It's difficult losing a place you love. I know. It happened to me recently.
The place of which I speak, where two great rivers the White and Mississippi flow together in southeast Arkansas, was beautiful when I first visited 20 years ago.
The surrounding woodlands were a near-wilderness, full of bears, deer, eagles and other wildlife. Barely passable roads snaked through the bottoms, but visitors rarely came. The only people likely to be seen during a weeklong stay were residents of a few shantyboats, occasional hunters and fishermen, and men who worked on riverboats passing through.
It was a peaceful realm then, where one could find refuge from the modern world.
Fishing took me there. Few places offer better angling for giant catfish. The scenic oxbows along that stretch of river teem with bass, crappie and bluegills.
The last time I visited, however, I did not fish. I wept, instead.
On shore, bulldozers worked, clearing timber for a new road; they ravaged the area like a slow-moving tornado. Huge trees, some centuries old, toppled before their blades. Workers pushed them into rows and torched them.
So much for respecting your elders.
Across the river, cranes pivoted on floating platforms as they gouged at the river bottom. Huge pilings were taking shape. A network of monstrous pipes drained the flooded bottoms so men could work unhampered.
Fish gathered where one pipe spewed its dusky load into the Mississippi, feeding on small bottomland creatures being sucked from the swamp and vomited into the dark water.
This chaos originated with the construction of Montgomery Point Lock and Dam, the first on the lower White River.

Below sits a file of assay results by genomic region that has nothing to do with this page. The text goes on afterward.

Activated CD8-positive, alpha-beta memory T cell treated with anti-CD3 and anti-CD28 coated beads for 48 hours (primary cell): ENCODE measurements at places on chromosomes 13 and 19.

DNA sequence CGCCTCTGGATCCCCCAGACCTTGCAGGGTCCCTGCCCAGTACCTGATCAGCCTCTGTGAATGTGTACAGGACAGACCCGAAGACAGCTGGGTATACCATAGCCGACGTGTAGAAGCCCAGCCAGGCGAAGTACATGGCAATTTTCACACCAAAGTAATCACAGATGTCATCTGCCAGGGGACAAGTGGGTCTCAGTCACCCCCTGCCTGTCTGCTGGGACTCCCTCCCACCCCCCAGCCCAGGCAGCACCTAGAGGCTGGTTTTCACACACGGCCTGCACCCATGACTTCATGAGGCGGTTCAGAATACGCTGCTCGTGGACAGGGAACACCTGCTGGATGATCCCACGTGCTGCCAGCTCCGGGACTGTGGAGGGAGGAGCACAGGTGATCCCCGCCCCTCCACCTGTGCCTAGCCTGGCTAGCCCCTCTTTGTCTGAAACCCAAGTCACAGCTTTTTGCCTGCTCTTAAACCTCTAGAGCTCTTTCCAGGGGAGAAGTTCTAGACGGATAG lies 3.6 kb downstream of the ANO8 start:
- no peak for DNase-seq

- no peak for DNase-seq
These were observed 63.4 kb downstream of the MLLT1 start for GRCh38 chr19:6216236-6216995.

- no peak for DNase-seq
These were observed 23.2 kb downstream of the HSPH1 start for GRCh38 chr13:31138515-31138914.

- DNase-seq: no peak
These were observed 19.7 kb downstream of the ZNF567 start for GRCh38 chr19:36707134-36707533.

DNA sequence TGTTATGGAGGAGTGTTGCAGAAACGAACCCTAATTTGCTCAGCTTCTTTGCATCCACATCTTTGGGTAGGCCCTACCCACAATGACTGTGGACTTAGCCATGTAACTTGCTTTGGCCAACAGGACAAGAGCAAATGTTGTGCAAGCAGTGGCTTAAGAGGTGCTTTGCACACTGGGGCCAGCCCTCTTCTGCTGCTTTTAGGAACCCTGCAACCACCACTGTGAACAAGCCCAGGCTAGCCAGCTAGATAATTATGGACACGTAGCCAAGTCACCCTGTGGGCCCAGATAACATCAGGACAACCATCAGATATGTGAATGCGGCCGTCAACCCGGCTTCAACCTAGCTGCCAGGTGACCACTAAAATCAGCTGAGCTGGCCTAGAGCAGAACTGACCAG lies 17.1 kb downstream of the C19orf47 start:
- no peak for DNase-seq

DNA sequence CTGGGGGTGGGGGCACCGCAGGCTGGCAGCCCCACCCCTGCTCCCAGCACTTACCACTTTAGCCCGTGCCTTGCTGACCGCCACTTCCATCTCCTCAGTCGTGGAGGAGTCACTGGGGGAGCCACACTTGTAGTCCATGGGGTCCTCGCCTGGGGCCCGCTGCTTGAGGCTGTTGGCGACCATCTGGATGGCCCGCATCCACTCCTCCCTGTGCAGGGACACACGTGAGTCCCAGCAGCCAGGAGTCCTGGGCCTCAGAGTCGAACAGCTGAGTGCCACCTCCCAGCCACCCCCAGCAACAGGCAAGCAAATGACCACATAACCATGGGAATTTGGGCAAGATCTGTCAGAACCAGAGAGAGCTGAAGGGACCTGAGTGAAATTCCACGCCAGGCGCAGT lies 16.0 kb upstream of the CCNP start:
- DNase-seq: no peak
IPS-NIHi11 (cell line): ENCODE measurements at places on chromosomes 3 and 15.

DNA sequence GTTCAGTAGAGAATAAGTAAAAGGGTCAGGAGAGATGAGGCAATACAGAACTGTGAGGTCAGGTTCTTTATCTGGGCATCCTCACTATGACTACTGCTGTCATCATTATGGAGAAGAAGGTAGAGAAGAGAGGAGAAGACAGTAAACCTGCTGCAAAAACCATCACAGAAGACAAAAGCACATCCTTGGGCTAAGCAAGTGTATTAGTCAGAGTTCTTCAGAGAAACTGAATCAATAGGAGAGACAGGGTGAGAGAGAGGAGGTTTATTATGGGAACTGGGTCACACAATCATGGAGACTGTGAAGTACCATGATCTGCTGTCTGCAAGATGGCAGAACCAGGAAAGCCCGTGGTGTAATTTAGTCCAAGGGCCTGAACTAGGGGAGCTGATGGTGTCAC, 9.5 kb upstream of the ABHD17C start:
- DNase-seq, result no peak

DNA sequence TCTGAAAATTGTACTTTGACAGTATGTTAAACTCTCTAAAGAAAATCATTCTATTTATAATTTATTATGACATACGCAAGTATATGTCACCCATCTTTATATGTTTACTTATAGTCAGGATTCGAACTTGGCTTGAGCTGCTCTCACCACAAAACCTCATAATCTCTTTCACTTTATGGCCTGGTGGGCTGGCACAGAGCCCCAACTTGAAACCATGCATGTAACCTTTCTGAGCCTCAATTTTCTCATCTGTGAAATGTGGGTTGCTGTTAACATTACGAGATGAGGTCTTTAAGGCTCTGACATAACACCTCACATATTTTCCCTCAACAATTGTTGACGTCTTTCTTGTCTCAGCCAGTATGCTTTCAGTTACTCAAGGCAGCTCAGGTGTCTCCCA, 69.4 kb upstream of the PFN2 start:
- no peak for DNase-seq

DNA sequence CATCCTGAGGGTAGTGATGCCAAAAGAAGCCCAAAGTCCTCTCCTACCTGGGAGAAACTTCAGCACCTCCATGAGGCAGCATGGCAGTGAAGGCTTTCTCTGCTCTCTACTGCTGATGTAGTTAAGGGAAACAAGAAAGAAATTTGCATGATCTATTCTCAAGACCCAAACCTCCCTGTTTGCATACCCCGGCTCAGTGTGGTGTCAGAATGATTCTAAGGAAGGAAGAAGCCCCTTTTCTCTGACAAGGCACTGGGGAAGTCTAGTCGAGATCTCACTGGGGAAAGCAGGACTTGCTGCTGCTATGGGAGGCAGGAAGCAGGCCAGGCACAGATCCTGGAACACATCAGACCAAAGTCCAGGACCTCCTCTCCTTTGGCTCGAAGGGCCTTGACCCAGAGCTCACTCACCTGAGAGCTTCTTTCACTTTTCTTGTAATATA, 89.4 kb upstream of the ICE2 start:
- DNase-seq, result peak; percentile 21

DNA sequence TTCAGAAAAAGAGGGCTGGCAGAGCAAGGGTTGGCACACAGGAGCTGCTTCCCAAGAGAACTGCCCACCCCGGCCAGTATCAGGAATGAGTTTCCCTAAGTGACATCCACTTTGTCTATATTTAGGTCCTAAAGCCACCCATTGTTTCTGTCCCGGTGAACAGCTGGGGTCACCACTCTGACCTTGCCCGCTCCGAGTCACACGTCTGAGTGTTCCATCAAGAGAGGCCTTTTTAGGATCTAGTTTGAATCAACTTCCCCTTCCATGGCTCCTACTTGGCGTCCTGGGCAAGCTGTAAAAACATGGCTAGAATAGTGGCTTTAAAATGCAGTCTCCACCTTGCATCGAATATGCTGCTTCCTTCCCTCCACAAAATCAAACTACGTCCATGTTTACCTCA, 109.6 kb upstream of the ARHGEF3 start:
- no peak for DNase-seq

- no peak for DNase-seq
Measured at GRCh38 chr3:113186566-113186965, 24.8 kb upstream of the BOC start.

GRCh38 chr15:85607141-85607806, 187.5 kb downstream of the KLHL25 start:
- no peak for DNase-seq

When the river is low, barges have difficulty entering the mouth of the White, the starting point of the McClellan-Kerr Navigation System.
The U.S. Army Corps of Engineers came up with a solution: Build a dam at the river's mouth so the navigation system can function during rare low-water periods.
People hoping to preserve this remote island of bottomland habitat fought the project for years, to no avail. The work continues. The dam will soon be completed.
A paved highway now runs through the heart of my wilderness. A constant stream of traffic infests the once-peaceful woodlands.
There is no freedom from crowds of hurried, harried humans. Wild animals once commonly seen along the river have retreated to more remote areas. Hundreds of acres of trees have been cleared, or buried beneath mountains of sand heaped upon them by dredging operations.
Those of us who valued the area for its wildness consider it devastated. The landscape is gut-shot.
It's small consolation to those of us who loved this place, but the Montgomery Point project affected only one relatively small portion of the White River ecosystem.
Unfortunately, other projects proposed by the Corps of Engineers will have far greater impact on the river basin ecosystem. Let me try to explain, in the few words I'm allotted here, why that should concern you.
The lower White River basin encompasses the finest and last example of the immense floodplain forest ecosystem that once dominated the alluvial plain of the Mississippi River.
This unique area, which depends on seasonal flooding from the White River and its tributaries, supports interior least terns, pink mucket mussels and other endangered and threatened species; the largest concentration of wintering mallards in North America; the only remaining population of native black bears in the lower Mississippi Valley; and numerous species of neotropical songbirds and other non-game wildlife.
More than 100 species of fish swim the basin's rivers, bayous and oxbow lakes. Public lands here are world-renowned for their extraordinary hunting, fishing and wildlife watching opportunities. The hardwood forests are characterized by some of the richest and most diverse plant life in North America.